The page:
While our inertial navigation systems are often used to measure the position and attitude of moving objects, one of our xNAV550s has recently been put to novel use when it was strapped to the Severn Bridge for three days in late July. The xNAV550, which is typically used for georeferencing in UAV applications thanks to its small size and low weight, was used as part of an on-going study conducted by a research group from the Nottingham Geospatial Institute into the deflection of bridges.
The xNAV550 was only part of the measuring equipment installed on the Severn Bridge—a motorway suspension that joins England and Wales. In previous studies, survey-grade GNSS receivers were used to gather sub-centimetre measurements from key points on the bridge. When coupled with other data sources—such as the speed and mass of vehicles travelling on the bridge and environmental data, a more detailed understanding of the bridge’s behaviour can be found. This data can then be used for anything from validating a Finite Element Model of the bridge to revealing previously unknown deflections.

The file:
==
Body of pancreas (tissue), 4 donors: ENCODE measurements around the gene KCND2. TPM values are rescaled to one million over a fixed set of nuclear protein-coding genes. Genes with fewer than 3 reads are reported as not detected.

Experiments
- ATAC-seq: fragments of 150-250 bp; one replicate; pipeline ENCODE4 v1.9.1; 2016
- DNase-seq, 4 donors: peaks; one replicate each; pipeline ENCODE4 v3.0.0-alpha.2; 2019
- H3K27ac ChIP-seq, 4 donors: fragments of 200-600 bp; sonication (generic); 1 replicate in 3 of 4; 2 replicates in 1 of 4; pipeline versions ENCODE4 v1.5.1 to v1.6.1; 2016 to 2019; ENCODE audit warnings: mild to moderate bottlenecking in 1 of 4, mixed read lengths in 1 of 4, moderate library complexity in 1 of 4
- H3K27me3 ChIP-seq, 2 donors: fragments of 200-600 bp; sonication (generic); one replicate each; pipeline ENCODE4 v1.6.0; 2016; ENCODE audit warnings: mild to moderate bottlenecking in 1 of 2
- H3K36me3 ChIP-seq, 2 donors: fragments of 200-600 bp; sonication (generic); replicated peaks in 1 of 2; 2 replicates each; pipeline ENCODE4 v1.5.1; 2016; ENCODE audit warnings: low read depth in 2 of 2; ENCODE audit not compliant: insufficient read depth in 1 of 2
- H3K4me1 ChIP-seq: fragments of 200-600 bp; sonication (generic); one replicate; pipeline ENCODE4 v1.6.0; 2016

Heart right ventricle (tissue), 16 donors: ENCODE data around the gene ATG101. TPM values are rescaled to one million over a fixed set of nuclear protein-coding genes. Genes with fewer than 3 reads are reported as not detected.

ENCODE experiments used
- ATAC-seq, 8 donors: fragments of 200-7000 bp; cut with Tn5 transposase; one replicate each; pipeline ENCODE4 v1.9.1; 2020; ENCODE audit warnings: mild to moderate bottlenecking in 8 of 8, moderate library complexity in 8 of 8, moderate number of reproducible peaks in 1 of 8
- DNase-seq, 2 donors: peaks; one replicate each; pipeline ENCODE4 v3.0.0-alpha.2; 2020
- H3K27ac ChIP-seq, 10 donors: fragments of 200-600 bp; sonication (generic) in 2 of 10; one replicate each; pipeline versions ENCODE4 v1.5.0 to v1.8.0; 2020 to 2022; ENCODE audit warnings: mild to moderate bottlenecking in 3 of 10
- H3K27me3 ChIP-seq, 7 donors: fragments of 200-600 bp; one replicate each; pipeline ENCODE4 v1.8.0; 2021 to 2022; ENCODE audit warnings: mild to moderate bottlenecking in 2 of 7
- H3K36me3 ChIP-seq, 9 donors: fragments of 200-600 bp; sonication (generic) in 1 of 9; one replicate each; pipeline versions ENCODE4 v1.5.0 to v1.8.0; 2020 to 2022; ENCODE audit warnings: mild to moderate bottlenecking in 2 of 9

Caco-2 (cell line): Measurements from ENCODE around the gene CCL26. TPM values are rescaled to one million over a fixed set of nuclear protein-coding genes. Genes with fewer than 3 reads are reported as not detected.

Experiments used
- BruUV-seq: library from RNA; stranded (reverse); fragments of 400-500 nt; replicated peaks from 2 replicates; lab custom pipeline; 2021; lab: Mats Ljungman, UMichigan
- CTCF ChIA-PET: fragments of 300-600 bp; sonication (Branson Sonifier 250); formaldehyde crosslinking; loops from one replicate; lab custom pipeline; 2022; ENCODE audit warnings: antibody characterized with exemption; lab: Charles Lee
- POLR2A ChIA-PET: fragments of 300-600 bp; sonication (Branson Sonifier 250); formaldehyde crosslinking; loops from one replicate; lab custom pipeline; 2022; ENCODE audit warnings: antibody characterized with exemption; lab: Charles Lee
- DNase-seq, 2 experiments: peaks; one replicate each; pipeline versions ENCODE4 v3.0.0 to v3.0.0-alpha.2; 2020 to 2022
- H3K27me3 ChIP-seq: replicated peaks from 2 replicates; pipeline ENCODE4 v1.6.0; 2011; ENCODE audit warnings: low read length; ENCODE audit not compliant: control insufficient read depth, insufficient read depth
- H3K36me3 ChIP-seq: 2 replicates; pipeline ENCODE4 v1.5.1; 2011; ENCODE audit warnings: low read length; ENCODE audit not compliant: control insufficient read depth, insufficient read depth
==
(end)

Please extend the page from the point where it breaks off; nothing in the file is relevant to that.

But, while the survey-grade GNSS receivers provide the necessary accuracy, the effects of multi-path on them present a particular problem when operating at sub-centimetre while surrounded by numerous wires, metal towers and with an endless stream of high-sided vehicles passing in close proximity to the antennas. The effect of this is greatly reduced in the xNAV550 thanks to the internal Kalman Filter that can detect and reject erroneous GNSS signals from multi-path effects. Not just relying on GNSS measurements for its position solution, the xNAV550 instead blends measurements from a high-quality inertial measurement unit with its own survey-grade receivers to create a non-drifting, robust and accurate measurement system that can provide updates at up to 250 Hz.
The additional information provided by the xNAV may give researchers an interesting insight into the motion of the bridge, being able to directly measure accelerations and angular rates as it twists and sways with the wind and traffic. At the very least, the data will serve as an alternative source to corroborate and compare with their findings from the traditional GNSS receivers. For now though, it’s back to the labs again to start processing and analysing the data. We hope to catch up with the group at a later date to learn more about their findings with the xNAV.